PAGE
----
Movie Reviews by Edwin Jahiel

THE FULL MONTY (UK, 1997) ** 3/4

Directed by Peter Cattaneo. Written by Simon Beaufoy. Photography, John de Borman. Editing, David Freeman & Nicholas Moore. Production Design, Max Gottlieb. Music, Anne Dudley. Cast: Robert Carlyle (Gaz), Tom Wilkinson (Gerald), Mark Addy (Dave), Paul Barber (Horse), Steve Huison ( Lomper), Hugo Speer (Guy), Emily Woof (Mandy), Lesley Sharp (Jean),William Snape ( Nathan), et al. Distributed by 20th Century Fox. 90 min. Rated R (language, full rear male nudity)
Films about working-class Britons have always been a big chunk of the United Kingdom's cinema. They were particularly strong and inventive during the post World War II period, in which they coincided with the Angry Young Men movement in the theater. Later yet, from the 1980s on, independent filmmaking, generally produced by television --for TV as well as theatrical release--consistently focused on working class themes and/or characters. To a great extent those works reflected anti-Thatcherism and the new multi-racial society. The approach was veristic/naturalistic, yet often combined with imaginative techniques, as in the films by Terence Davies ("Distant Voices, Still Rooms," "The Long Day Closes"), or by Mike Leigh ("High Hopes,""Naked," "Secrets and Lies").

"The Full Monty," a first feature for both its director and its scriptwriter, brings nothing radically new to the working-class genre in its combination of socially conscious drama, humor, sadness and realism. It is built, however, around a "high concept." "High" does not refer to elitism or aristocracy but rather to a plot that can be summarized in few words: six out-of-work men from Sheffield in Yorkshire, out of work like many others, decide to make a bundle by doing a strip-tease for an all-female audience.

Sheffield, once a thriving steel town --as shown at the movie's opening in a 25-year old, gung-ho, faded documentary--has fallen onto hard times. Steelworkers have been made redundant, and while unemployment moneys apparently still keep coming through for months, they do not suffice. With enforced idleness, there is also psychological trauma, loss of self-respect, loss of respect from the men's wives, generalized sadness, even inability to perform in bed.

For divorced Gaz who loves his most likable teen-age son, there's also the burden of child-support payments that he cannot meet. But then everyone has additional problems. Gerald, formerly the immediate (hence disliked) superior of Gaz and friends, has a lower-middle-classish lifestyle that includes ballroom dancing and terrible taste in home and garden decoration. For months, he has been hiding from his missus the fact that he too was laid off.

One day, Gaz (Robert Carlyle, familiar to some US audiences from "Trainspotting" and "Priest") notices--and sneaks into--a very well attended male strip show "For Ladies Only." Not without difficulty he rounds up colleagues -- including former "enemy" Gerald -- and sets up interviews.

One recruit, a black man called Horse, has leg trouble but can still "do the Funky Chicken." Others are inept. And so on. As expected, Gaz's wild scheme has the built-in makings of comedy as it goes through reticenses, stumbles and goofs before a motley crew of Chippendale (male strippers) dancers materializes. The bonding of the men is not far behind.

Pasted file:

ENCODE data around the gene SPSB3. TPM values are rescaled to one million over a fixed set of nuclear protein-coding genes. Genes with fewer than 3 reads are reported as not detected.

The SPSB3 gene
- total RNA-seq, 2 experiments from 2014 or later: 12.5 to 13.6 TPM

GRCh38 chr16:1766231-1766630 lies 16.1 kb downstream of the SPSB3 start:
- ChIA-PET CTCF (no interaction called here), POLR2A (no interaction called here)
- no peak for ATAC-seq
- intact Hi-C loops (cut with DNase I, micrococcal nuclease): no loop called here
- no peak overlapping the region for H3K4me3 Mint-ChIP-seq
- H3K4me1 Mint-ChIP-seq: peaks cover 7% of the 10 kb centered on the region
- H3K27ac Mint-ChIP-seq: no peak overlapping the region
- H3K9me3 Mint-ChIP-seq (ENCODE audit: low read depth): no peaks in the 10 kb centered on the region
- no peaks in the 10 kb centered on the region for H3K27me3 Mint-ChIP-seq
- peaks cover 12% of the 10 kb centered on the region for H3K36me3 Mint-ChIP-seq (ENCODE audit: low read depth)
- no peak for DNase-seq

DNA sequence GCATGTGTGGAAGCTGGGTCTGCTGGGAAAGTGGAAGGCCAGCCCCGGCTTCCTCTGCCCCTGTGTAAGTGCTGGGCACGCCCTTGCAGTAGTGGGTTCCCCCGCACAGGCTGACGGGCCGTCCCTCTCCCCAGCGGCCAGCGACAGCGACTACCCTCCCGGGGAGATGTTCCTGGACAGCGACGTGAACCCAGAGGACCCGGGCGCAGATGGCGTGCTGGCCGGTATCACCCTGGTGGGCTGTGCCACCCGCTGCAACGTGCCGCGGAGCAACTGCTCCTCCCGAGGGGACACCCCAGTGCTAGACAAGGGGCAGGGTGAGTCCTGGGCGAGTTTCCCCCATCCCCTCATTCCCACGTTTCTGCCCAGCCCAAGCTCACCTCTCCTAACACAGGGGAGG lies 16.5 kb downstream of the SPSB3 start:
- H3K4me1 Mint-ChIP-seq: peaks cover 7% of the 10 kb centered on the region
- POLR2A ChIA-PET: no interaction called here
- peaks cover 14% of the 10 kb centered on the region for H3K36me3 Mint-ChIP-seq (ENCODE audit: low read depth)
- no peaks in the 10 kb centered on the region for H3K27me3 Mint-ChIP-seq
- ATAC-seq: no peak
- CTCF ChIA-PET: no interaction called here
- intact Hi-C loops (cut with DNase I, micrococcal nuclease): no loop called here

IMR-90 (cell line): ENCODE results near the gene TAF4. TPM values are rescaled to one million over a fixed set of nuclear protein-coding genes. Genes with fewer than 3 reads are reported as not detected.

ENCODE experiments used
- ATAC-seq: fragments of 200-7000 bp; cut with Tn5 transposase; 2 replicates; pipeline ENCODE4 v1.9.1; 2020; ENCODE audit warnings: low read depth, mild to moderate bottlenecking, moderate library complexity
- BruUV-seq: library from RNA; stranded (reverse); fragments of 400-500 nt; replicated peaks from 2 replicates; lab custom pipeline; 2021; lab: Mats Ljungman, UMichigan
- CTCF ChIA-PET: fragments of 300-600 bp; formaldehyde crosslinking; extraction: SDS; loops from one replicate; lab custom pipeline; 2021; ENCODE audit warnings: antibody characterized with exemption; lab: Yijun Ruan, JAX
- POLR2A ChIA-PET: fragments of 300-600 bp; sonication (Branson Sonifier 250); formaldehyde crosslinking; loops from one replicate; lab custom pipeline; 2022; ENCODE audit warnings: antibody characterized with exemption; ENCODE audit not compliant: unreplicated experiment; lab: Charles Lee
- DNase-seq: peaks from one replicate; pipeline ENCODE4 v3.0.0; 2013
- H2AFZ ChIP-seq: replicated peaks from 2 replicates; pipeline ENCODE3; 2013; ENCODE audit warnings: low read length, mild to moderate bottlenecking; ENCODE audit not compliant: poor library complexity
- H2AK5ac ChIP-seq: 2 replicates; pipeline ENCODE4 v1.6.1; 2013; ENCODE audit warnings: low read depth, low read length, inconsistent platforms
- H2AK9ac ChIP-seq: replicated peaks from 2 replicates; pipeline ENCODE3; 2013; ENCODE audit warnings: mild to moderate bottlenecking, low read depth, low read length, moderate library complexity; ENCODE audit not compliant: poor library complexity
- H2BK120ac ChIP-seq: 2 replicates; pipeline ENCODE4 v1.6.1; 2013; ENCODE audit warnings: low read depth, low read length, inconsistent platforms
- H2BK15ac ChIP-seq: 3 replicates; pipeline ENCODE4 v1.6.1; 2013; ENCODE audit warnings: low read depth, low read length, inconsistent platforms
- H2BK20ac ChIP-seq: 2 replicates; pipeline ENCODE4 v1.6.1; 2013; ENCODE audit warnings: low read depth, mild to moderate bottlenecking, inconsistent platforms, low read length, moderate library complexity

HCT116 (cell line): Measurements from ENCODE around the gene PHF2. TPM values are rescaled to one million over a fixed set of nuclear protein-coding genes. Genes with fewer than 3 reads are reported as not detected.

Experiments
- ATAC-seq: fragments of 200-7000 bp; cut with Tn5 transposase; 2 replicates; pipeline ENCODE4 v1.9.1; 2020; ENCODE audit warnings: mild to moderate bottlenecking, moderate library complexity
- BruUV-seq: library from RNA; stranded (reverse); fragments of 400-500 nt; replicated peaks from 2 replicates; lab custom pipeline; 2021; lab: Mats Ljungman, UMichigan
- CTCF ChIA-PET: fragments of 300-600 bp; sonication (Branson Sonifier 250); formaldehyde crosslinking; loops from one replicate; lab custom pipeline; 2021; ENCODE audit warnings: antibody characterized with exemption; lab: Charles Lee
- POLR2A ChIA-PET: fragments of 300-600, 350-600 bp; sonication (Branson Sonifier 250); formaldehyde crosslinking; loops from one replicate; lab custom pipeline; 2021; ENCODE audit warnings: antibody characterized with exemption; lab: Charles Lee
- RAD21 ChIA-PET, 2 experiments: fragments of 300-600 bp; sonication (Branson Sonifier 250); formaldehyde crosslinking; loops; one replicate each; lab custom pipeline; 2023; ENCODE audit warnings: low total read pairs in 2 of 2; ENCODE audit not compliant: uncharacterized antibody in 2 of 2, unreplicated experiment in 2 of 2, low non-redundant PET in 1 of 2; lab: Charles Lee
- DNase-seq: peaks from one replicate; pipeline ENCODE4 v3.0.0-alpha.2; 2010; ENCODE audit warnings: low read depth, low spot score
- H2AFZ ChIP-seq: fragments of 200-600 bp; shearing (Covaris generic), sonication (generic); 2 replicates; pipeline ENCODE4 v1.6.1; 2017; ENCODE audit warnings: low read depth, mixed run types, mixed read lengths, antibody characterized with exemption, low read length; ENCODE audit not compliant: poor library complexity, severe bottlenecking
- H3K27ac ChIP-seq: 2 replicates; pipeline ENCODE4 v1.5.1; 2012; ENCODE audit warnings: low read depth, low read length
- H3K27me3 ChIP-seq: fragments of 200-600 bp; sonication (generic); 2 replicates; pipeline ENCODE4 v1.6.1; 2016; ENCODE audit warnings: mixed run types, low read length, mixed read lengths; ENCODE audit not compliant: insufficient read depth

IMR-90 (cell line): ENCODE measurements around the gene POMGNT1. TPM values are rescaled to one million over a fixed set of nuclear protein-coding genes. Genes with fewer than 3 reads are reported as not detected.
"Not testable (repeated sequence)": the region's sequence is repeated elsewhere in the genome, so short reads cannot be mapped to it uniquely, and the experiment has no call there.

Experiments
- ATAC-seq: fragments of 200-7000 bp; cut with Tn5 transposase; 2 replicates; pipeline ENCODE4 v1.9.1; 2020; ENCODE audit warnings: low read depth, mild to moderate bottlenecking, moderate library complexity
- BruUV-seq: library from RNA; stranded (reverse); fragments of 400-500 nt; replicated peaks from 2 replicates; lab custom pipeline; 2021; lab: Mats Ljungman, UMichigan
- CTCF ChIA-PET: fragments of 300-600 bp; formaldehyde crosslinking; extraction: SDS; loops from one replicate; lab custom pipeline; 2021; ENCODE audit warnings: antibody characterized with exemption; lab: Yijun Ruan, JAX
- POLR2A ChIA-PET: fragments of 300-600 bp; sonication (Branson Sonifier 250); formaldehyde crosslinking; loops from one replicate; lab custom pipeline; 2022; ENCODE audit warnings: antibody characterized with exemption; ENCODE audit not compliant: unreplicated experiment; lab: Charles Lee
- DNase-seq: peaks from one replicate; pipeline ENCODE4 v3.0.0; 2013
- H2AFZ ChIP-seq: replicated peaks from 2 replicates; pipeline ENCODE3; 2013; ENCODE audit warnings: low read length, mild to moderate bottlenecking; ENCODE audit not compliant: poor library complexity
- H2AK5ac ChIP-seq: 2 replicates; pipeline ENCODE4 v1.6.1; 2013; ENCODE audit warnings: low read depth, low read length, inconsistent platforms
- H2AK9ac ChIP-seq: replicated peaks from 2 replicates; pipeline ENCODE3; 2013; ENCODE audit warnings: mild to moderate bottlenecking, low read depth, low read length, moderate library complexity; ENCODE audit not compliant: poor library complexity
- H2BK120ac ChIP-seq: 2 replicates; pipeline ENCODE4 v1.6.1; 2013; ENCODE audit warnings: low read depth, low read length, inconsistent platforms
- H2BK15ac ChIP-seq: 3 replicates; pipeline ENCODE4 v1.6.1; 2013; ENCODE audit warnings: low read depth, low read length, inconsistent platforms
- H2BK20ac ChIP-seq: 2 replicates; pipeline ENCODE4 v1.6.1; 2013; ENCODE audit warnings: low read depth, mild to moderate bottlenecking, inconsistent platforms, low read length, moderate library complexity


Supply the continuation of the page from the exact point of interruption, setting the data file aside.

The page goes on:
There are nice inventive bits in the story, but there are also redundant sections in this tale of redundancy: some protracted footage as the plot builds up; a somewhat belabored gimmick of Gerald being distracted during his first job interview in six months; a dead-end glimpse of two of the would-be dancers discovering mutual attraction. The film comes to an abrupt ending, with the fellows doing "the full monty," that is, stripping totally. (We see only a rear view of them)

There must be a trend these days for movies with no closure, as in the last three films I have seen :"The Edge," "Box of Moonlight" and "The Full Monty." They stop without showing us if and how their characters have been modified by their experiences and what happens next.

On the other hand there are semi-throwaway parts that flesh out the characters: Dave's relation with his wife, his self-consciousness of being fat (but there's a lot fatter!), Gerald's being repossessed, the moving moment of a brass band playing "Abide with Me" at a funeral and other touches. There is also a funny sequence of a police raid after which the group is proven not to have been breaking-and-entering because a surveillance tape of their rehearsal is found. (The video might have served as a learning-through-errors tool but this is not developed).

The acting is excellent. It is as though the private Robert Carlyle's strong, leftist political convictions (he used to be a labor organizer) not only underlie his performance but influence the acting of some of his colleagues as well as the overall mood of the film.

I surmise that had "Monty" been an American product, it would have stressed very broad comedy, even slapstick, for better or worse. Worse, by undermining realism through exaggerations such as a bulkier, John Candy-like Dave in the buff, by leering, by neglecting its socio-political side. Better, by accelerating some sequences. As it is, the film is amusing in a way that gets more chuckles than loud laughter. Interestingly, in the audience I watched it with, the great majority of chuckles came from women.

Copyright © Edwin Jahiel

Movie Reviews by Edwin Jahiel